Search results for 'Hypothesis' (try it on Scholar)

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  1. Sam Coleman (2009). Why the Ability Hypothesis is Best Forgotten. Journal of Consciousness Studies 16 (2-3):74-97.score: 24.0
    According to the knowledge argument, physicalism fails because when physically omniscient Mary first sees red, her gain in phenomenal knowledge involves a gain in factual knowledge. Thus not all facts are physical facts. According to the ability hypothesis, the knowledge argument fails because Mary only acquires abilities to imagine, remember and recognise redness, and not new factual knowledge. I argue that reducing Mary’s new knowledge to abilities does not affect the issue of whether she also learns factually: I show (...)
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  2. Yuri Cath (2009). The Ability Hypothesis and the New Knowledge-How. Noûs 43 (1):137-156.score: 24.0
    What follows for the ability hypothesis reply to the knowledge argument if knowledge-how is just a form of knowledge-that? The obvious answer is that the ability hypothesis is false. For the ability hypothesis says that, when Mary sees red for the first time, Frank Jackson’s super-scientist gains only knowledge-how and not knowledge-that. In this paper I argue that this obvious answer is wrong: a version of the ability hypothesis might be true even if knowledge-how is a (...)
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  3. Torin Alter (2001). Know-How, Ability, and the Ability Hypothesis. Theoria 67 (3):229-39.score: 24.0
    David Lewis (1983, 1988) and Laurence Nemirow (1980, 1990) claim that knowing what an experience is like is knowing-how, not knowing-that. They identify this know-how with the abilities to remember, imagine, and recognize experiences, and Lewis labels their view ‘the Ability Hypothesis’. The Ability Hypothesis has intrinsic interest. But Lewis and Nemirow devised it specifically to block certain anti-physicalist arguments due to Thomas Nagel (1974, 1986) and Frank Jackson (1982, 1986). Does it?
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  4. Murat Aydede, Language of Thought Hypothesis: State of the Art.score: 24.0
    The Language of Thought Hypothesis (LOTH) is an empirical thesis about thought and thinking. For their explication, it postulates a physically realized system of representations that have a combinatorial syntax (and semantics) such that operations on representations are causally sensitive only to the syntactic properties of representations. According to LOTH, thought is, roughly, the tokening of a representation that has a syntactic (constituent) structure with an appropriate semantics. Thinking thus consists in syntactic operations defined over representations. Most of the (...)
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  5. William E. S. McNeill (2012). Embodiment and the Perceptual Hypothesis. Philosophical Quarterly 62 (247):569 - 591.score: 24.0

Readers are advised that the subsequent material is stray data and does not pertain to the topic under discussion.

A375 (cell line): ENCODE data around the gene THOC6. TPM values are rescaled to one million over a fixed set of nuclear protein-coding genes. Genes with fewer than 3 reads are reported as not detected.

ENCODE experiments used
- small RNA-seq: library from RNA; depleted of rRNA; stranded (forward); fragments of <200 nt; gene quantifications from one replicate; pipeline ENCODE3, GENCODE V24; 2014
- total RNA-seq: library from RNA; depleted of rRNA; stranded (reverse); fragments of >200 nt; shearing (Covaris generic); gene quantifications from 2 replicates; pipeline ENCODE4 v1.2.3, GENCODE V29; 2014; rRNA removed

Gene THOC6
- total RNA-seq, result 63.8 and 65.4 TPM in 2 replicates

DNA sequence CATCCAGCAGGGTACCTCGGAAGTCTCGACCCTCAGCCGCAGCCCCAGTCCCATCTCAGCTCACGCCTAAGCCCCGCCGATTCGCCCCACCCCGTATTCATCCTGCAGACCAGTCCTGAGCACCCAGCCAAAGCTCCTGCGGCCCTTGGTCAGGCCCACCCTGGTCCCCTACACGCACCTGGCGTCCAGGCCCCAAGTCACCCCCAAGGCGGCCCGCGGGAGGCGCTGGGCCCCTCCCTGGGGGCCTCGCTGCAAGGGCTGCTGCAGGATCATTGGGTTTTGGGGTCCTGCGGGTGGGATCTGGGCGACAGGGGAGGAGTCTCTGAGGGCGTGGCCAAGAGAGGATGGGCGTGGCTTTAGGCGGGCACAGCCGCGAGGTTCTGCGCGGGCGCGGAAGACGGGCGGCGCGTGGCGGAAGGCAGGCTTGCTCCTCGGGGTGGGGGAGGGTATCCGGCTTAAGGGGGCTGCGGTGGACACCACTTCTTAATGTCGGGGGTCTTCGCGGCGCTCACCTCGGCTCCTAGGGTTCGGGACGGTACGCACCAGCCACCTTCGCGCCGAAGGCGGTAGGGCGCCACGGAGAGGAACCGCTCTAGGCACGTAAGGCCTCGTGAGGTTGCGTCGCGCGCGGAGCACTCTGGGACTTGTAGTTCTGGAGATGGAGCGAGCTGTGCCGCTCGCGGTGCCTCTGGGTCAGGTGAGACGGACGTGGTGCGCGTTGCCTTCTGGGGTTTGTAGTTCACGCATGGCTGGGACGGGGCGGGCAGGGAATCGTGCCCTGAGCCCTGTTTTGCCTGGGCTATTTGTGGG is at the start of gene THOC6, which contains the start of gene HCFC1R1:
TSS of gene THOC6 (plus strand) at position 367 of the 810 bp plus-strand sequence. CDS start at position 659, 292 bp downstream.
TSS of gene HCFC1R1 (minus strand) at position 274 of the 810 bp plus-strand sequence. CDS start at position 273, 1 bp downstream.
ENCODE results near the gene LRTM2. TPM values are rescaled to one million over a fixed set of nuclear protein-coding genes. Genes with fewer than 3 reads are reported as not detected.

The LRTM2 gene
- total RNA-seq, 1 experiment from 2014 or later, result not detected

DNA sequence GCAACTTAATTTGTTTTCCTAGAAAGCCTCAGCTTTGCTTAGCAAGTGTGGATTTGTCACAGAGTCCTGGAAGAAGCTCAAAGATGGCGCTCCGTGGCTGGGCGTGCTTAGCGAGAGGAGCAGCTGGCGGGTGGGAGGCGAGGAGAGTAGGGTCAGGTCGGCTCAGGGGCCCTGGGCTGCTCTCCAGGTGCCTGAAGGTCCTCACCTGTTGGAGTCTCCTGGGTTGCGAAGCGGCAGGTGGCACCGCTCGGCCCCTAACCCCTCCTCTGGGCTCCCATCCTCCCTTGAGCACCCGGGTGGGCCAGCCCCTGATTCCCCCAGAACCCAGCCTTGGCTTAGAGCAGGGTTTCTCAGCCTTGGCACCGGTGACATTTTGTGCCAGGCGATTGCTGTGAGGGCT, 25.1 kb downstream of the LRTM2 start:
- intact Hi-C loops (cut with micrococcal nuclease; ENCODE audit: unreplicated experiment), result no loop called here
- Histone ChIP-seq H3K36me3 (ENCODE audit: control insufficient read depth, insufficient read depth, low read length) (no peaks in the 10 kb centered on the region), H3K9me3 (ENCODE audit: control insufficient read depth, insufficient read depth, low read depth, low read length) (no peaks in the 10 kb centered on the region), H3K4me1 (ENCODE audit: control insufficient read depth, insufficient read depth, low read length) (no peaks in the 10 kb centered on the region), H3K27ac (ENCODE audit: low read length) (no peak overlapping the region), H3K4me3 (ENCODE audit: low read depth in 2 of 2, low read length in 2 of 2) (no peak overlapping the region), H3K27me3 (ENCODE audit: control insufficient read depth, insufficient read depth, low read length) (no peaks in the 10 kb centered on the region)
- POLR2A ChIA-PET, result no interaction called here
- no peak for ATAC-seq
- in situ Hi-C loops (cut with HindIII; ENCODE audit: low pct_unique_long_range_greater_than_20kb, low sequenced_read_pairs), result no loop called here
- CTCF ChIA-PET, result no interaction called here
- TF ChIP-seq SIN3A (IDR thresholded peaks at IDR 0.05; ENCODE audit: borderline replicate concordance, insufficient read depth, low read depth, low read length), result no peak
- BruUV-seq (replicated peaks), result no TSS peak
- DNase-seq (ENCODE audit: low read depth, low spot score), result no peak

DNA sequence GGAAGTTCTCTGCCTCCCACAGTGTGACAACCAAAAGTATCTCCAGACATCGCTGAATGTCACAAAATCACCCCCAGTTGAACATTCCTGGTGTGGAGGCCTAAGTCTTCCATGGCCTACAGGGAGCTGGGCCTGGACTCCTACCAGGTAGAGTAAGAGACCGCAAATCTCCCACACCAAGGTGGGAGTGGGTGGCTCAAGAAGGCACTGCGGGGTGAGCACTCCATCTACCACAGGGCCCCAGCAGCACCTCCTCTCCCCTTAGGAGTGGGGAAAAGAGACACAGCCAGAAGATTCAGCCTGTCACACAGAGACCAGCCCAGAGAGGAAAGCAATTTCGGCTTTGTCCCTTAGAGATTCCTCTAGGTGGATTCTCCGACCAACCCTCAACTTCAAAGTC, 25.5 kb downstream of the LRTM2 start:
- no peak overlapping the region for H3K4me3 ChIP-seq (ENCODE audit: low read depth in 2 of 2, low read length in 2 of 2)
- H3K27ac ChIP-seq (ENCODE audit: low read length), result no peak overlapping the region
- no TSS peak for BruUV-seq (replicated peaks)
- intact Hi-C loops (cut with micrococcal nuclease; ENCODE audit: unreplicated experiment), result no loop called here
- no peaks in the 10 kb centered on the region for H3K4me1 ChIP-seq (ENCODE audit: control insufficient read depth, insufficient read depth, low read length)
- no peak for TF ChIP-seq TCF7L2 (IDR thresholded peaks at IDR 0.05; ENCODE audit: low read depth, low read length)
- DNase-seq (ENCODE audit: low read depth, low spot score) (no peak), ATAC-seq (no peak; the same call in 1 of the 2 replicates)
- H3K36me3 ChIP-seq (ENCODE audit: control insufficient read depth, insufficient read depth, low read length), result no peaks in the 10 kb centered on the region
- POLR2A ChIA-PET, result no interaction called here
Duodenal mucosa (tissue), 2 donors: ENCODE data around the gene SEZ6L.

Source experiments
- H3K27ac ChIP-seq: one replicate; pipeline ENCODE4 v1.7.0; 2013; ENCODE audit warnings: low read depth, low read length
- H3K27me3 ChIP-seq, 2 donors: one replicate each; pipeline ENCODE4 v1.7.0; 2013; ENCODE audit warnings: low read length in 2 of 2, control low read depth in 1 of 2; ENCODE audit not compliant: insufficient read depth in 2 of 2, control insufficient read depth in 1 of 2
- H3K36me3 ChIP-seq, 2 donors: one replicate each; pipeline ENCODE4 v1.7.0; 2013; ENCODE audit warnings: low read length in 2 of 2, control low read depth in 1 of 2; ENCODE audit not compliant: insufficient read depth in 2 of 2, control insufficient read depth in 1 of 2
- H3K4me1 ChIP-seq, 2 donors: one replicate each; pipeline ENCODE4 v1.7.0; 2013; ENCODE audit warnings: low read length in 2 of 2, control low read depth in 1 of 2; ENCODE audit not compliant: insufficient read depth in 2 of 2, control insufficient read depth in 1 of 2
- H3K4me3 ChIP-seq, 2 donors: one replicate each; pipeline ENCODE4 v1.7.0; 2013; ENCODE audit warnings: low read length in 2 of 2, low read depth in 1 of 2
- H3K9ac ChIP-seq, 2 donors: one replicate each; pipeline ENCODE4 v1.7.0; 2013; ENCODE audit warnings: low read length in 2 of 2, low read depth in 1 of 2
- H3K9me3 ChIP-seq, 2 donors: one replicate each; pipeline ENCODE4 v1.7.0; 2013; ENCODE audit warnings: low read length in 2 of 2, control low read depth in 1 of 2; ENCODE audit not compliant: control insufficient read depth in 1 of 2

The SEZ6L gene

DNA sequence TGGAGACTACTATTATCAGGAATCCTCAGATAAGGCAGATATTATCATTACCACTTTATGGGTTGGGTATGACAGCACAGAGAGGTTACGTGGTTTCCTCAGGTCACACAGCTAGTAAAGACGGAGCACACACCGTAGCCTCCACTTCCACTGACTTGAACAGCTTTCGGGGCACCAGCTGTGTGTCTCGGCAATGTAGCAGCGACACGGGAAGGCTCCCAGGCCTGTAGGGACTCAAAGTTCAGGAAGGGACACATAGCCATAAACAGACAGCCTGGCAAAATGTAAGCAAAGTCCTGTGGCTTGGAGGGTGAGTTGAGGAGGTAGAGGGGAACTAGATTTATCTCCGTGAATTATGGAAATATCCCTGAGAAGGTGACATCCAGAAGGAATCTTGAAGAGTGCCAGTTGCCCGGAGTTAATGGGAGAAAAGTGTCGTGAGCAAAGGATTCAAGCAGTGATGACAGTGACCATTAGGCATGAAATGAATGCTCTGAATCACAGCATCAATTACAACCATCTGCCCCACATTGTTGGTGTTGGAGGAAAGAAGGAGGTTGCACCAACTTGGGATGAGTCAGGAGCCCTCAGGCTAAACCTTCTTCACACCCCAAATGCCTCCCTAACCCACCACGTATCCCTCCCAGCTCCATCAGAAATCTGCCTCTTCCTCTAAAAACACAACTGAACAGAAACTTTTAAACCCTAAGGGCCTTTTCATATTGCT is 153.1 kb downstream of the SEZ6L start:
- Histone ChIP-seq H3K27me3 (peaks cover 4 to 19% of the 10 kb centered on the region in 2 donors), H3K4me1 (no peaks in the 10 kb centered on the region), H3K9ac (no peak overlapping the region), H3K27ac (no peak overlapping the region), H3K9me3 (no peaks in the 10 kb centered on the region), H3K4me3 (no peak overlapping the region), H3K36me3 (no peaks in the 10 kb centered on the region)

The Perceptual Hypothesis is that we sometimes see, and thereby have non-inferential knowledge of, others' mental features. The Perceptual Hypothesis opposes Inferentialism, which is the view that our knowledge of others' mental features is always inferential. The claim that some mental features are embodied is the claim that some mental features are realised by states or processes that extend beyond the brain. The view I discuss here is that the Perceptual Hypothesis is plausible if, but only if, (...)
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  6. Bence Nanay (2009). Imagining, Recognizing and Discriminating: Reconsidering the Ability Hypothesis. Philosophy and Phenomenological Research 79 (3):699-717.score: 24.0
    According to the Ability Hypothesis, knowing what it is like to have experience E is just having the ability to imagine or recognize or remember having experience E. I examine various versions of the Ability Hypothesis and point out that they all face serious objections. Then I propose a new version that is not vulnerable to these objections: knowing what it is like to experience E is having the ability todiscriminate imagining or having experience E from imagining or (...)
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  7. Gunnar Björnsson (2011). Joint Responsibility Without Individual Control: Applying the Explanation Hypothesis. In Jeroen van den Hoven, Ibo van de Poel & Nicole Vincent (eds.), Compatibilist Responsibility: beyond free will and determinism. Springer.score: 24.0
    This paper introduces a new family of cases where agents are jointly morally responsible for outcomes over which they have no individual control, a family that resists standard ways of understanding outcome responsibility. First, the agents in these cases do not individually facilitate the outcomes and would not seem individually responsible for them if the other agents were replaced by non-agential causes. This undermines attempts to understand joint responsibility as overlapping individual responsibility; the responsibility in question is essentially joint. Second, (...)
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  8. Ezequiel Di Paolo & Hanne De Jaegher (2012). The Interactive Brain Hypothesis. Frontiers in Human Neuroscience 6.score: 24.0
    Enactive approaches foreground the role of interpersonal interaction in explanations of social understanding. This motivates, in combination with a recent interest in neuroscientific studies involving actual interactions, the question of how interactive processes relate to neural mechanisms involved in social understanding. We introduce the Interactive Brain Hypothesis (IBH) in order to help map the spectrum of possible relations between social interaction and neural processes. The hypothesis states that interactive experience and skills play enabling roles in both the development (...)
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  9. Toby Svoboda (2012). The Ethics of Geoengineering: Moral Considerability and the Convergence Hypothesis. Journal of Applied Philosophy 29 (3):243-256.score: 24.0